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Acting legend Cameron thrilled to be back on island

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Earl Cameron (photograph by Owain Johnston-Barnes)

Bermudian acting legend Earl Cameron was back in the limelight in his homeland last night.

Mr Cameron, who turned 100 in August, was the star of Our Earl is 100 Years Young at the City Hall in Hamilton.

About 300 fans and supporters crowded into the Earl Cameron Theatre, which is named in his honour, to hear him tell his story.

Mr Cameron told The Royal Gazette: “I seem to have a fair amount of energy. They seem to be very proud of me here; named a theatre after me. It’s very kind of them.”

Mr Cameron made a name for himself in London theatre before becoming the first black star to play a leading role in a British film.

But he said his first acting role came about almost by accident.

Mr Cameron added: “When I arrived in London, I had no qualifications for anything.

“It was a period when it was almost impossible for a black person to get any kind of job.”

Mr Cameron went to see a friend in a show and, after noticing a number of black actors, asked him if he could have a part.

Mr Cameron said: “He said no way. The show was cast, but strangely enough three weeks later he came by late one afternoon and said my big chance had come.”

“He said a guy on the show hadn’t shown up, it was the third time he had missed a matinee so the director said to get someone else.”

Mr Cameron made his debut in the chorus that night.

Mr Cameron was still able to sing some of his lines this week, more than 60 years later, but he was less lucky on his debut on the boards.

“I knew none of the words. All I could see were faces of people in the packed Palace Theatre.

“I was sweating, my knees were trembling, but I was thinking to myself it’s better than washing dishes.

“From that night forward, I was bitten by the theatre bug. I never looked back.”

Mr Cameron returned to Bermuda after the Second World War, but just five months later he was back on a ship, heading to New York and then to London, where he won a role as an understudy in Deep are the Roots.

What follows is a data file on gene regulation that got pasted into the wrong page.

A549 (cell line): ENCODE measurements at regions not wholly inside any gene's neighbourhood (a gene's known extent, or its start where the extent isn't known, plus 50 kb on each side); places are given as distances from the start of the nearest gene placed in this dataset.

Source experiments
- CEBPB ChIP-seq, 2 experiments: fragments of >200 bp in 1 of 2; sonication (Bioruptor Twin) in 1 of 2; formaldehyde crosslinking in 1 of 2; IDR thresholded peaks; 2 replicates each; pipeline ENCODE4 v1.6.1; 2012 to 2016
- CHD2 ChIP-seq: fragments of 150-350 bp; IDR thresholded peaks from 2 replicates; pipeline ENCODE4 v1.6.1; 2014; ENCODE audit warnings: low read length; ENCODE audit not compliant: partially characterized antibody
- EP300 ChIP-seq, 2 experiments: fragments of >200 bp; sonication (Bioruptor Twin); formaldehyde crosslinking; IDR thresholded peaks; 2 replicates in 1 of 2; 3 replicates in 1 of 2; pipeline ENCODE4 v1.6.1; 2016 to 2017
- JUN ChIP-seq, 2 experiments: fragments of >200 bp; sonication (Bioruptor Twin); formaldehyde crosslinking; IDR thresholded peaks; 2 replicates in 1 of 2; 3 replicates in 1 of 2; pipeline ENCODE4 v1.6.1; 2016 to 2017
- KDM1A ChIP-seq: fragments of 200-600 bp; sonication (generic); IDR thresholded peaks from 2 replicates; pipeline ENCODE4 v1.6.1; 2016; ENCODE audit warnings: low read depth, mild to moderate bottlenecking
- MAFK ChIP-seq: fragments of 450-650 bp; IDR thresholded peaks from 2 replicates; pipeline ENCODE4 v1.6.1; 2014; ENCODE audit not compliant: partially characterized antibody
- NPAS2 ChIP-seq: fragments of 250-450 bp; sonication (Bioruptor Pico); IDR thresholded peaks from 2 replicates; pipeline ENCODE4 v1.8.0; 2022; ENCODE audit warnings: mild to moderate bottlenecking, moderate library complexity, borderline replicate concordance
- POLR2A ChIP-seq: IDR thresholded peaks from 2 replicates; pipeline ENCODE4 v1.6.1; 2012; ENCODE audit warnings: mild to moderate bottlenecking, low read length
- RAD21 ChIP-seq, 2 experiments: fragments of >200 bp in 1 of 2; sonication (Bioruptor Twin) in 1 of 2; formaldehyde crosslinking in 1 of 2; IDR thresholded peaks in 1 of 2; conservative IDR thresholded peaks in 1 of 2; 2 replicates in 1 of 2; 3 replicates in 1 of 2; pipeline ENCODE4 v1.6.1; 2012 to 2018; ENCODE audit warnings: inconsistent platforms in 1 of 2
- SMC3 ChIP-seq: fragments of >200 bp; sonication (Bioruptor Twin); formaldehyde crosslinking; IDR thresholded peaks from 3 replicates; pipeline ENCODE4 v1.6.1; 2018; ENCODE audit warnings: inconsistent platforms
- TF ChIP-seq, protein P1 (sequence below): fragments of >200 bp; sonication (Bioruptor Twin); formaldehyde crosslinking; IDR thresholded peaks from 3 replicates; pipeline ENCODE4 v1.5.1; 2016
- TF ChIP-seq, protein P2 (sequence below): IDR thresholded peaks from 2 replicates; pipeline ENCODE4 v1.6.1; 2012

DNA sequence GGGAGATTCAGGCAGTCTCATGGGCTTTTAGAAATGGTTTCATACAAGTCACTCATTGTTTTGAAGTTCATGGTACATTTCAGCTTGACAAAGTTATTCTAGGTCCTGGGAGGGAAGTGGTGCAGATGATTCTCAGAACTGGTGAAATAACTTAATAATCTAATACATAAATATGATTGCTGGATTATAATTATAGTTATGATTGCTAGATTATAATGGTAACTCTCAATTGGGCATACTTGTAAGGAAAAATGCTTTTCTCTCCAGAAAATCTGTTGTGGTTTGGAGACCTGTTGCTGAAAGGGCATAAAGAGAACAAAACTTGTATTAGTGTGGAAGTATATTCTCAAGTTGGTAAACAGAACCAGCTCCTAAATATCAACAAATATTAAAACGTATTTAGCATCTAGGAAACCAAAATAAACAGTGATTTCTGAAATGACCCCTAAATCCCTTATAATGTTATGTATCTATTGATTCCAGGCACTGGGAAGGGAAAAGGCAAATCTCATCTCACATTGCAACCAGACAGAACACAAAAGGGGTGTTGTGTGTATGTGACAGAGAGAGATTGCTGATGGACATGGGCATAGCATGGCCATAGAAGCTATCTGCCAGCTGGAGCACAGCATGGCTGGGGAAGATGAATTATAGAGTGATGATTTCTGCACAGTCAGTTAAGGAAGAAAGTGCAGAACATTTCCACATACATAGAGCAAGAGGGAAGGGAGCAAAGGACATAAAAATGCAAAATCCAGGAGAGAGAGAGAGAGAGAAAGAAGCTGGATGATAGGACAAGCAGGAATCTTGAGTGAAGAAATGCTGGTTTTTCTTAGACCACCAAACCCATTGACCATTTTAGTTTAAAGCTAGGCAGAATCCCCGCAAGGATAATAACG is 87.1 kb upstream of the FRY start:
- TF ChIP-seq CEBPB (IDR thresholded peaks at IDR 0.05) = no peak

He said: “That play did me a lot of good. When the show closed, the guy who played the lead went off to live in Paris and I became a package deal with the show for the repertory theatres across England.

“I owe an awful lot to that play. It was the best part I had up to that period.”

Mr Cameron later made the move to the silver screen with a starring role in Pool of London, which made him one of the first black stars in the UK.

He went on to earn roles in Simba, Sapphire, the James Bond movie Thunderball, The Queen and The Interpreter.

Mr Cameron was appointed Commander of the Order of the British Empire for his contributions to drama in 2009. The University of Warwick awarded Mr Cameron an honorary doctorate in 2013.

Mr Cameron also had some advice for young and aspiring actors.

He said: “To be honest, I spent the best part of my life in showbusiness, but I am reluctant to recommend that to young people.

“It’s a hell of a life. I got the best part of it.”

Mr Cameron added he was thrilled to be back on the island where he was born.

He said: “It feels wonderful to be here as there’s no place in the world like Bermuda. It’s a delightful place.”

Earl Cameron (photograph by Owain Johnston-Barnes)
Earl Cameron (photograph by Owain Johnston-Barnes)